2009 Ford F-150
The 2009 model was even better rated than the previous one, but it had a few more reports on engine issues. Precisely, there have been over 100 submission records on engine-related issues made to NHTSA, and they mostly concerned issues with low-RPM diesel engine stalling and jerky acceleration.
Still, the model only received around 500 complaints in total, which is an excellent record considering that some bad-rated model years have received over 3,000 complaints.
2020 Ford F-150
With just around 200 complaints made in total, the 2020 model is the best-rated F-150 and it only had a few complaints regarding electrical issues and interior accessory issues. Luckily, there were 8 recalls that more or less settled the main problems that this model had, including inoperative windshield wipers that affected over 600,000 F-150 models.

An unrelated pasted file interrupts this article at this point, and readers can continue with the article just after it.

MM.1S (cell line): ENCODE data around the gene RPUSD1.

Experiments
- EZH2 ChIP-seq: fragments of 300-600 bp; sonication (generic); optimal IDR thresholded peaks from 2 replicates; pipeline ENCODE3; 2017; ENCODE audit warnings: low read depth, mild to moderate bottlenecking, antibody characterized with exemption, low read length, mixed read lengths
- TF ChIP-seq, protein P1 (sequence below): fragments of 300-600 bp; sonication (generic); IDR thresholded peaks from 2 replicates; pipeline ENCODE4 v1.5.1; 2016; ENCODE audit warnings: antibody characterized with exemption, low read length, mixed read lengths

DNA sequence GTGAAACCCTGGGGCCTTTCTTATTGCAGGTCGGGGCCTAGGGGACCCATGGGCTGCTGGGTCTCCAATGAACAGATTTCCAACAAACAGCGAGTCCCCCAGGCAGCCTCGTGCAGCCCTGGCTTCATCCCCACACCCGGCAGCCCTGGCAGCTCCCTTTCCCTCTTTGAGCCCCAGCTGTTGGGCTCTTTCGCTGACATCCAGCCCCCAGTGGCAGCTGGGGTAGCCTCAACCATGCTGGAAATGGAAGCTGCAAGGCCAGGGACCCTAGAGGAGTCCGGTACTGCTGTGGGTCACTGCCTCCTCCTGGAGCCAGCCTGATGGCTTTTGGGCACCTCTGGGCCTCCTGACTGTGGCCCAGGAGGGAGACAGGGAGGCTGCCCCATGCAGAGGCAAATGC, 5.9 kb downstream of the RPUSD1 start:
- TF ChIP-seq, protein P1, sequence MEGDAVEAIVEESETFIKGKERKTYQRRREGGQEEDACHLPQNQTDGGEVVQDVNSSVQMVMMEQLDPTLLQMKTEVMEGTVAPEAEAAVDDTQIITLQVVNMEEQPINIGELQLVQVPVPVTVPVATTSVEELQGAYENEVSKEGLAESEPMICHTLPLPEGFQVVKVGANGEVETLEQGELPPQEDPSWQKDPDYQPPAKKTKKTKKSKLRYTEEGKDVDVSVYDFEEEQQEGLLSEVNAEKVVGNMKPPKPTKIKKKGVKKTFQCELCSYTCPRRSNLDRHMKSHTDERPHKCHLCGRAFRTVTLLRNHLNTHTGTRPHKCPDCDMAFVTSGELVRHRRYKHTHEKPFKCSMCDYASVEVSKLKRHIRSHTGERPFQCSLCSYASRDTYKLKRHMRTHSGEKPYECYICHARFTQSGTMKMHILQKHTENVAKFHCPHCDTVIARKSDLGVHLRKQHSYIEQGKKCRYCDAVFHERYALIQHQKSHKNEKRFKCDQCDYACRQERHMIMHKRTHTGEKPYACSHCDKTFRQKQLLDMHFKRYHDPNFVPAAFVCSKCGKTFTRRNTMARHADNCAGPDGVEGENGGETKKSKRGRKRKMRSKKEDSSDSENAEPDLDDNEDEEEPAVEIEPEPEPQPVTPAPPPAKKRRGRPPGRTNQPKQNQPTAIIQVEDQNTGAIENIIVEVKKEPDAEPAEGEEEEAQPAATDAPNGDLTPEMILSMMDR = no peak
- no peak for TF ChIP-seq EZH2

Is the Ford F-150 worth buying?
The Ford F-150 is worth buying. It provides the right muscle and flexibility for anything ranging from a haul vehicle to a comfy office vehicle. It is also one of the safest trucks you could get as almost all models of the past decade of F-150s have a safety rating of 9.3 out of 10, awarded by the U.S. News.
Furthermore, the Ford F-150 has a great resale value because it holds its value over the years, unlike many other trucks whose value depreciates with use. The vehicle can last the average driver for nearly 17 years with the proper care and maintenance.